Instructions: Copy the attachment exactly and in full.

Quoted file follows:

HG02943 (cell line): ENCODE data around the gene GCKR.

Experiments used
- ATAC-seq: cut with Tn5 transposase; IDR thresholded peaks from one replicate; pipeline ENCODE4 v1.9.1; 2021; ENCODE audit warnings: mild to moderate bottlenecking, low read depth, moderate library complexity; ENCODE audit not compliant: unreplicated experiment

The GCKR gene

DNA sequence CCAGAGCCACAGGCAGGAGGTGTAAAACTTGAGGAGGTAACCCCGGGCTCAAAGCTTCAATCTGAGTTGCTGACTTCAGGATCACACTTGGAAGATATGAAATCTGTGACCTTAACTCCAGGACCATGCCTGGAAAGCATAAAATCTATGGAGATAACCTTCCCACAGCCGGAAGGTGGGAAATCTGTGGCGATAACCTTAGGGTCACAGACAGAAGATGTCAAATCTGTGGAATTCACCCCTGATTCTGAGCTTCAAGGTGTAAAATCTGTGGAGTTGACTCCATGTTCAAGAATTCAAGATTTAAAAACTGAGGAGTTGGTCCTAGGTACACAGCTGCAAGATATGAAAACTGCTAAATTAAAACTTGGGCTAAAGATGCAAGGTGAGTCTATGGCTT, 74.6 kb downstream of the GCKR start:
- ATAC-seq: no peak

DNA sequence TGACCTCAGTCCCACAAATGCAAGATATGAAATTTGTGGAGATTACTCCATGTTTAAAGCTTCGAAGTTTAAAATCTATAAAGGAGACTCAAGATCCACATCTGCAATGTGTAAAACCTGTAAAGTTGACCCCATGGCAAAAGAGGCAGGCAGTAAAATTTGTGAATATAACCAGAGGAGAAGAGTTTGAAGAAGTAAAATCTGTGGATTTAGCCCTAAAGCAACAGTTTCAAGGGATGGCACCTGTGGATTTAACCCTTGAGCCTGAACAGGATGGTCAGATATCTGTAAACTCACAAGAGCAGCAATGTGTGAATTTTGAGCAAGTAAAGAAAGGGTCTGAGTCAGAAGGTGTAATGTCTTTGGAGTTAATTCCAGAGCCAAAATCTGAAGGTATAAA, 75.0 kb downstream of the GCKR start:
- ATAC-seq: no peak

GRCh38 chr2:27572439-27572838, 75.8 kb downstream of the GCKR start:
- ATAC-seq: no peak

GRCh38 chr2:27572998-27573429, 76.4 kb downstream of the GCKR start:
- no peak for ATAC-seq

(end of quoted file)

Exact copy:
HG02943 (cell line): ENCODE data around the gene GCKR.

Experiments used
- ATAC-seq: cut with Tn5 transposase; IDR thresholded peaks from one replicate; pipeline ENCODE4 v1.9.1; 2021; ENCODE audit warnings: mild to moderate bottlenecking, low read depth, moderate library complexity; ENCODE audit not compliant: unreplicated experiment

The GCKR gene

DNA sequence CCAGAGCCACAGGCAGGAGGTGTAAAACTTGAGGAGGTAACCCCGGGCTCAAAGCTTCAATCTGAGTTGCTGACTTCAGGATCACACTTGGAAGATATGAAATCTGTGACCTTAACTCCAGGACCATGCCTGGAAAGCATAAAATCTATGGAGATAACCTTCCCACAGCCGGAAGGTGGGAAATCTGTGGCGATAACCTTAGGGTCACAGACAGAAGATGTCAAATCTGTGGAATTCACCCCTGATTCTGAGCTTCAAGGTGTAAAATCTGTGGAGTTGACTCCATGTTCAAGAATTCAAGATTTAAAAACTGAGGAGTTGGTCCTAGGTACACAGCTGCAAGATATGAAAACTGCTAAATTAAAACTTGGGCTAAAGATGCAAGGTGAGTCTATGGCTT, 74.6 kb downstream of the GCKR start:
- ATAC-seq: no peak

DNA sequence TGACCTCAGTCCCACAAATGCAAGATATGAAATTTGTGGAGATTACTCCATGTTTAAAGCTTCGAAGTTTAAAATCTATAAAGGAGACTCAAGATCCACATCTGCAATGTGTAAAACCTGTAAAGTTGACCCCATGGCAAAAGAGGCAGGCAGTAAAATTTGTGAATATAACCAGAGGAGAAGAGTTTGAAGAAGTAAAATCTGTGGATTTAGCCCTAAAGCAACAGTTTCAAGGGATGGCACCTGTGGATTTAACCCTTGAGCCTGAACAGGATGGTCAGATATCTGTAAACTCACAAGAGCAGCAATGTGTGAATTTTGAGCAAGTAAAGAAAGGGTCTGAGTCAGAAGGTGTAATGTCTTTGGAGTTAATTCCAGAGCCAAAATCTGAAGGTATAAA, 75.0 kb downstream of the GCKR start:
- ATAC-seq: no peak

GRCh38 chr2:27572439-27572838, 75.8 kb downstream of the GCKR start:
- ATAC-seq: no peak

GRCh38 chr2:27572998-27573429, 76.4 kb downstream of the GCKR start:
- no peak for ATAC-seq